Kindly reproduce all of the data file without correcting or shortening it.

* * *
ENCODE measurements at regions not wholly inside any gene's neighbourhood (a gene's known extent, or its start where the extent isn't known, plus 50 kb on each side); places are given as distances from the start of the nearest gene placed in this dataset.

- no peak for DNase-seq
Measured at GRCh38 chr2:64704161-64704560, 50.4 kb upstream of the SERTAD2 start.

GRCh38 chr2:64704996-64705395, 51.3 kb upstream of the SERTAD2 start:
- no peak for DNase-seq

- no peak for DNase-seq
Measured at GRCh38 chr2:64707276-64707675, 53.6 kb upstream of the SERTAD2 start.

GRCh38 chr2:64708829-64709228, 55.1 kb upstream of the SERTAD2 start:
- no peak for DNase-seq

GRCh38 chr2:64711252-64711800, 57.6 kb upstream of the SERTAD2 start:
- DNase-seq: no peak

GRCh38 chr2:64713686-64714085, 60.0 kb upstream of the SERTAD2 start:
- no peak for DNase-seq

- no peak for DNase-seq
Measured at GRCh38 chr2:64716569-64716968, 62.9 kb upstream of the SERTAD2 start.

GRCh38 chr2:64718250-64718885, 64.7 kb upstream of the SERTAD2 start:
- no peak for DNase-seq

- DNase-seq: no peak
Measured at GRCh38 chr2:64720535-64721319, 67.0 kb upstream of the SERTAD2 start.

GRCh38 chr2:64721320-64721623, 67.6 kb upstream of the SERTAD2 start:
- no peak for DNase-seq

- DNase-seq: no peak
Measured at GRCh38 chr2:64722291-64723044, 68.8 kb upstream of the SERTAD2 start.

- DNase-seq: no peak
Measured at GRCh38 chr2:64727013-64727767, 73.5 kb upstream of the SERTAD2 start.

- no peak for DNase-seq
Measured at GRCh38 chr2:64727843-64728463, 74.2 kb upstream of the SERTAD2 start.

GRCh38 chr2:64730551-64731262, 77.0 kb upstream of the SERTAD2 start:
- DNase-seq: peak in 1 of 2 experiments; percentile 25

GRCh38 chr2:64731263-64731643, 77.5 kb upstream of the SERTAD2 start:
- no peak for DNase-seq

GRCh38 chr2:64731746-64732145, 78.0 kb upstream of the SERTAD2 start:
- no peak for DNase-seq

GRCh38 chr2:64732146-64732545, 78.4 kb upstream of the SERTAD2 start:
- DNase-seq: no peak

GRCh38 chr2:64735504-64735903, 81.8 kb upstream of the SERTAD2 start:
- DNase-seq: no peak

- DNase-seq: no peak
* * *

ENCODE measurements at regions not wholly inside any gene's neighbourhood (a gene's known extent, or its start where the extent isn't known, plus 50 kb on each side); places are given as distances from the start of the nearest gene placed in this dataset.

- no peak for DNase-seq
Measured at GRCh38 chr2:64704161-64704560, 50.4 kb upstream of the SERTAD2 start.

GRCh38 chr2:64704996-64705395, 51.3 kb upstream of the SERTAD2 start:
- no peak for DNase-seq

- no peak for DNase-seq
Measured at GRCh38 chr2:64707276-64707675, 53.6 kb upstream of the SERTAD2 start.

GRCh38 chr2:64708829-64709228, 55.1 kb upstream of the SERTAD2 start:
- no peak for DNase-seq

GRCh38 chr2:64711252-64711800, 57.6 kb upstream of the SERTAD2 start:
- DNase-seq: no peak

GRCh38 chr2:64713686-64714085, 60.0 kb upstream of the SERTAD2 start:
- no peak for DNase-seq

- no peak for DNase-seq
Measured at GRCh38 chr2:64716569-64716968, 62.9 kb upstream of the SERTAD2 start.

GRCh38 chr2:64718250-64718885, 64.7 kb upstream of the SERTAD2 start:
- no peak for DNase-seq

- DNase-seq: no peak
Measured at GRCh38 chr2:64720535-64721319, 67.0 kb upstream of the SERTAD2 start.

GRCh38 chr2:64721320-64721623, 67.6 kb upstream of the SERTAD2 start:
- no peak for DNase-seq

- DNase-seq: no peak
Measured at GRCh38 chr2:64722291-64723044, 68.8 kb upstream of the SERTAD2 start.

- DNase-seq: no peak
Measured at GRCh38 chr2:64727013-64727767, 73.5 kb upstream of the SERTAD2 start.

- no peak for DNase-seq
Measured at GRCh38 chr2:64727843-64728463, 74.2 kb upstream of the SERTAD2 start.

GRCh38 chr2:64730551-64731262, 77.0 kb upstream of the SERTAD2 start:
- DNase-seq: peak in 1 of 2 experiments; percentile 25

GRCh38 chr2:64731263-64731643, 77.5 kb upstream of the SERTAD2 start:
- no peak for DNase-seq

GRCh38 chr2:64731746-64732145, 78.0 kb upstream of the SERTAD2 start:
- no peak for DNase-seq

GRCh38 chr2:64732146-64732545, 78.4 kb upstream of the SERTAD2 start:
- DNase-seq: no peak

GRCh38 chr2:64735504-64735903, 81.8 kb upstream of the SERTAD2 start:
- DNase-seq: no peak

- DNase-seq: no peak